This bronze representation of the Hindu god Vishnu is an example of the style of sculpture made during the Pallava rule. Vishnu stands on a square pedestal; a socle at the right may have been used to drain the liquids poured over the sculpture during worship. Iconographically, the sculpture depicts Vishnu in his supreme or para aspect. Shown standing in a frontal and somewhat rigid position, Vishnu wears a long skirtlike garment that falls to just above his ankles and is tied with a sash at his waist. A full scarf is tied over this skirt, its ends extending to either side at his hips. The four-armed Vishnu is identified by his attributes--the conch, wheel, and club--and he holds a small lotus flower in his outstretched lower right hand. The god's hair is arranged in a tall coiffure, and he wears an elaborate cylindrical crown. He is adorned with earrings, necklaces, armlets, bracelets, a belt around his upper waist, and a sacred thread.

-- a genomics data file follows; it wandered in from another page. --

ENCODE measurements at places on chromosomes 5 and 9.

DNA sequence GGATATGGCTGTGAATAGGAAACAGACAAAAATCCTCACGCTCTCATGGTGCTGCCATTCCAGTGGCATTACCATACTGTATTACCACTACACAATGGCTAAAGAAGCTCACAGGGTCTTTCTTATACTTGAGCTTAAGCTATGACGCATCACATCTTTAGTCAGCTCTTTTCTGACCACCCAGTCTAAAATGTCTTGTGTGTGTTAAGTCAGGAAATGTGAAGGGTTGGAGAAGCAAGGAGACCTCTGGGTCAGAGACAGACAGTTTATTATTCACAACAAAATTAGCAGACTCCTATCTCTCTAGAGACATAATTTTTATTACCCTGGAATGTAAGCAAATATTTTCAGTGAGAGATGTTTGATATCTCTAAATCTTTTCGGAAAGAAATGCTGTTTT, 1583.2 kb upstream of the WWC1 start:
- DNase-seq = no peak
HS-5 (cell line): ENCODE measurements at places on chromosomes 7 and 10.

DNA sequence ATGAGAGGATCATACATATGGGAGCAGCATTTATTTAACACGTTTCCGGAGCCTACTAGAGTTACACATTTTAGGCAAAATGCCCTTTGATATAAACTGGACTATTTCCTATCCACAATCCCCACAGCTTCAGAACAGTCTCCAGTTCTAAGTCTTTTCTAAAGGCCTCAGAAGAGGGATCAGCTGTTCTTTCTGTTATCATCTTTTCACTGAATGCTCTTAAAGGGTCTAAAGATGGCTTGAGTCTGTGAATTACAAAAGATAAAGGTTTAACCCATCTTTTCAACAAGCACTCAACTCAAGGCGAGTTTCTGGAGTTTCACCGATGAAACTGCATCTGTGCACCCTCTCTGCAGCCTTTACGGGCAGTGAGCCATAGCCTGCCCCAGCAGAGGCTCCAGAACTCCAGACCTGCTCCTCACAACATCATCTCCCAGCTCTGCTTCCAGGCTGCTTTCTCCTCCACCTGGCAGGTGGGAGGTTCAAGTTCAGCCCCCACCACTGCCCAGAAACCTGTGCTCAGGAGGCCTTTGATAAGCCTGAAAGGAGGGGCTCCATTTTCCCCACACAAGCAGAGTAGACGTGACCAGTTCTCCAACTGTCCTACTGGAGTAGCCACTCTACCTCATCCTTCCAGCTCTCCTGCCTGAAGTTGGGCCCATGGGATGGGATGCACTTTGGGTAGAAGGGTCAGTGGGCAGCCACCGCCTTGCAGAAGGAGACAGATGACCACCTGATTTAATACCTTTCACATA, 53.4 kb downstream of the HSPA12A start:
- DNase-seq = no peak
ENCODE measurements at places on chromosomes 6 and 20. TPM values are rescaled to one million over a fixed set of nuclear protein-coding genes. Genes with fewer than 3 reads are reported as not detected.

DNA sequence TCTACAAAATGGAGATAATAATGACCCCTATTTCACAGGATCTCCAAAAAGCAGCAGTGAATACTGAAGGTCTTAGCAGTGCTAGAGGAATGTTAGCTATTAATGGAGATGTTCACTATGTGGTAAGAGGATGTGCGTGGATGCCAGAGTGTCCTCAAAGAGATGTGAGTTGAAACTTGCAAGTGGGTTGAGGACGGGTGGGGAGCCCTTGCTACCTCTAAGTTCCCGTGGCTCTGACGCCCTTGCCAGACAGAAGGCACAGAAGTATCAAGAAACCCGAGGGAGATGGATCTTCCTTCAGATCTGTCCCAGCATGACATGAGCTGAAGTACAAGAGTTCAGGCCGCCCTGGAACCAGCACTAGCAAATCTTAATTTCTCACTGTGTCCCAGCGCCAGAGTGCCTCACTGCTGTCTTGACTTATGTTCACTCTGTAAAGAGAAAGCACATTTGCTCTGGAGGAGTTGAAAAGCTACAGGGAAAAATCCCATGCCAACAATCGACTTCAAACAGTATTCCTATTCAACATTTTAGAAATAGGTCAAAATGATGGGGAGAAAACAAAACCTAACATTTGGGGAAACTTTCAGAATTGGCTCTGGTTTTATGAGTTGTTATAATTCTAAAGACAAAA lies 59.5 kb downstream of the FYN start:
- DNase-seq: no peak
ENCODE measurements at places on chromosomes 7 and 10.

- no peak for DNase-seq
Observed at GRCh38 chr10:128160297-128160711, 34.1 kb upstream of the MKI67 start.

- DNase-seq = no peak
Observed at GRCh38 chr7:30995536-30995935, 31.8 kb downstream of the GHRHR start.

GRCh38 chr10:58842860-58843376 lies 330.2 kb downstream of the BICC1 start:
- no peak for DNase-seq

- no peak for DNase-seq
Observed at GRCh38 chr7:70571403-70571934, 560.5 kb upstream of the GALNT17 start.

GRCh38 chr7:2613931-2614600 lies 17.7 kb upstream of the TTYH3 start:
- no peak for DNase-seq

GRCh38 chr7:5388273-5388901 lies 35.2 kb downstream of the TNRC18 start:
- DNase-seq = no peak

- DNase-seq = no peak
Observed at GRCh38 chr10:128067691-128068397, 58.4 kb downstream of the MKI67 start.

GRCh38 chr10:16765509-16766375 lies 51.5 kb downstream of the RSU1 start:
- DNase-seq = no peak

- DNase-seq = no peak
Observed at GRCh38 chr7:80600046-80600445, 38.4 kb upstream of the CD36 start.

This thread is worn by members of the high-ranking Brahmin caste traditionally responsible for the performance of rituals, and is a standard attribute of all Hindu gods. This iconography is found throughout India, but several details help to classify this sculpture as an example of south Indian art: the unusual belt around the midriff, the placement of the sacred thread over Vishnu's lower right arm, and the stylized treatment of the hems of his garment. Vishnu's round face, youthful features, lithe figure, and long, thin waist are also typical of works made in the Pallava territories.
South Indian bronze sculptures from the 7th to 9th centuries are relatively small in scale and were probably used for personal devotion rather than as the focus of temple rituals.